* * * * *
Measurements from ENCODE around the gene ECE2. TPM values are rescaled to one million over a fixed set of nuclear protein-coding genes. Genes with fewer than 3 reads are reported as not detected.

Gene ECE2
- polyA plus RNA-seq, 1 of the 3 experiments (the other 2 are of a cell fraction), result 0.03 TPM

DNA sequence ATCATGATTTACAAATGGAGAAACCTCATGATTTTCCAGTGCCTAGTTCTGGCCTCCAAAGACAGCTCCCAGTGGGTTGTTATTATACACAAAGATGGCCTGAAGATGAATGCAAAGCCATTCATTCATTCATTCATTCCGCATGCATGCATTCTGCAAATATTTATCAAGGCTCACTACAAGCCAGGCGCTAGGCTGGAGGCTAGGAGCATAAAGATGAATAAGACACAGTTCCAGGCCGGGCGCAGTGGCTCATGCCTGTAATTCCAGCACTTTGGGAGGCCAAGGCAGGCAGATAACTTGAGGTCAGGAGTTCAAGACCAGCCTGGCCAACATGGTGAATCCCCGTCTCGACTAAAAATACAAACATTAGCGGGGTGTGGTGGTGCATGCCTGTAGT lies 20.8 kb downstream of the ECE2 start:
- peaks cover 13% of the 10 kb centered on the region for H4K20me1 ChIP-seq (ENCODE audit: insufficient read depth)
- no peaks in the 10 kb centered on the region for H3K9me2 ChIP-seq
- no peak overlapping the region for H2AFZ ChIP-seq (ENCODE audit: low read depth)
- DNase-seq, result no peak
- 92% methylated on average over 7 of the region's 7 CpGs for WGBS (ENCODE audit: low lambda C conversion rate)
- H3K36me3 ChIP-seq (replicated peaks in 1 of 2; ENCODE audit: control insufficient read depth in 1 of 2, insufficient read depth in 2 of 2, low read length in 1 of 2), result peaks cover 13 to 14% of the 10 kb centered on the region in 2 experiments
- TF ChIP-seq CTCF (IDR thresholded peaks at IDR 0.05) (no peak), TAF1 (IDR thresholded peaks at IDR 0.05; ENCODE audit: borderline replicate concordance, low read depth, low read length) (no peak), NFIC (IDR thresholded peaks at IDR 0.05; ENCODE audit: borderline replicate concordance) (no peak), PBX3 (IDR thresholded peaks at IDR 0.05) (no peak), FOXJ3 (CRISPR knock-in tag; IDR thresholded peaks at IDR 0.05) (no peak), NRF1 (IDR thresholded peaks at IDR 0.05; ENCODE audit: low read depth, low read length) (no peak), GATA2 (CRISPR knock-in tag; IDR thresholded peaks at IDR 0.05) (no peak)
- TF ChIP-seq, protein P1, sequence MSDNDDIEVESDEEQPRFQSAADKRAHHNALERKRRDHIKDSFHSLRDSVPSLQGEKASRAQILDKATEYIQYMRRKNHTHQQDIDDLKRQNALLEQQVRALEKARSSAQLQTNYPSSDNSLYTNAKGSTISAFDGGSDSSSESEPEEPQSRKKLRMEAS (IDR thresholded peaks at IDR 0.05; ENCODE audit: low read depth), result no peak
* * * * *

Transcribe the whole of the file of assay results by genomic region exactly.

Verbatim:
Measurements from ENCODE around the gene ECE2. TPM values are rescaled to one million over a fixed set of nuclear protein-coding genes. Genes with fewer than 3 reads are reported as not detected.

Gene ECE2
- polyA plus RNA-seq, 1 of the 3 experiments (the other 2 are of a cell fraction), result 0.03 TPM

DNA sequence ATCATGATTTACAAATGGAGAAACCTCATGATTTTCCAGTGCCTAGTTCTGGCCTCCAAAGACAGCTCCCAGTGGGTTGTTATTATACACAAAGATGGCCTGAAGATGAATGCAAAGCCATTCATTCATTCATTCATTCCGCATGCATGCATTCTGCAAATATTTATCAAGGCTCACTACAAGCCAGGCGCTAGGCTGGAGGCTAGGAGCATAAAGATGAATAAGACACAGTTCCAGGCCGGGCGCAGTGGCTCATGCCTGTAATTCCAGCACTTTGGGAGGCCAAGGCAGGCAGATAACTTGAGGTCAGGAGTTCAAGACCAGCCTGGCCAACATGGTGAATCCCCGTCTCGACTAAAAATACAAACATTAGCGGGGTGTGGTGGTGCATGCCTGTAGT lies 20.8 kb downstream of the ECE2 start:
- peaks cover 13% of the 10 kb centered on the region for H4K20me1 ChIP-seq (ENCODE audit: insufficient read depth)
- no peaks in the 10 kb centered on the region for H3K9me2 ChIP-seq
- no peak overlapping the region for H2AFZ ChIP-seq (ENCODE audit: low read depth)
- DNase-seq, result no peak
- 92% methylated on average over 7 of the region's 7 CpGs for WGBS (ENCODE audit: low lambda C conversion rate)
- H3K36me3 ChIP-seq (replicated peaks in 1 of 2; ENCODE audit: control insufficient read depth in 1 of 2, insufficient read depth in 2 of 2, low read length in 1 of 2), result peaks cover 13 to 14% of the 10 kb centered on the region in 2 experiments
- TF ChIP-seq CTCF (IDR thresholded peaks at IDR 0.05) (no peak), TAF1 (IDR thresholded peaks at IDR 0.05; ENCODE audit: borderline replicate concordance, low read depth, low read length) (no peak), NFIC (IDR thresholded peaks at IDR 0.05; ENCODE audit: borderline replicate concordance) (no peak), PBX3 (IDR thresholded peaks at IDR 0.05) (no peak), FOXJ3 (CRISPR knock-in tag; IDR thresholded peaks at IDR 0.05) (no peak), NRF1 (IDR thresholded peaks at IDR 0.05; ENCODE audit: low read depth, low read length) (no peak), GATA2 (CRISPR knock-in tag; IDR thresholded peaks at IDR 0.05) (no peak)
- TF ChIP-seq, protein P1, sequence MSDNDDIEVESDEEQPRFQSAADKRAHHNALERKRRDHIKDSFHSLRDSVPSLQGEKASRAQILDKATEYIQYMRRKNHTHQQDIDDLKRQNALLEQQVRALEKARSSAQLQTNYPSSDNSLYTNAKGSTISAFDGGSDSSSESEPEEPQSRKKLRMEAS (IDR thresholded peaks at IDR 0.05; ENCODE audit: low read depth), result no peak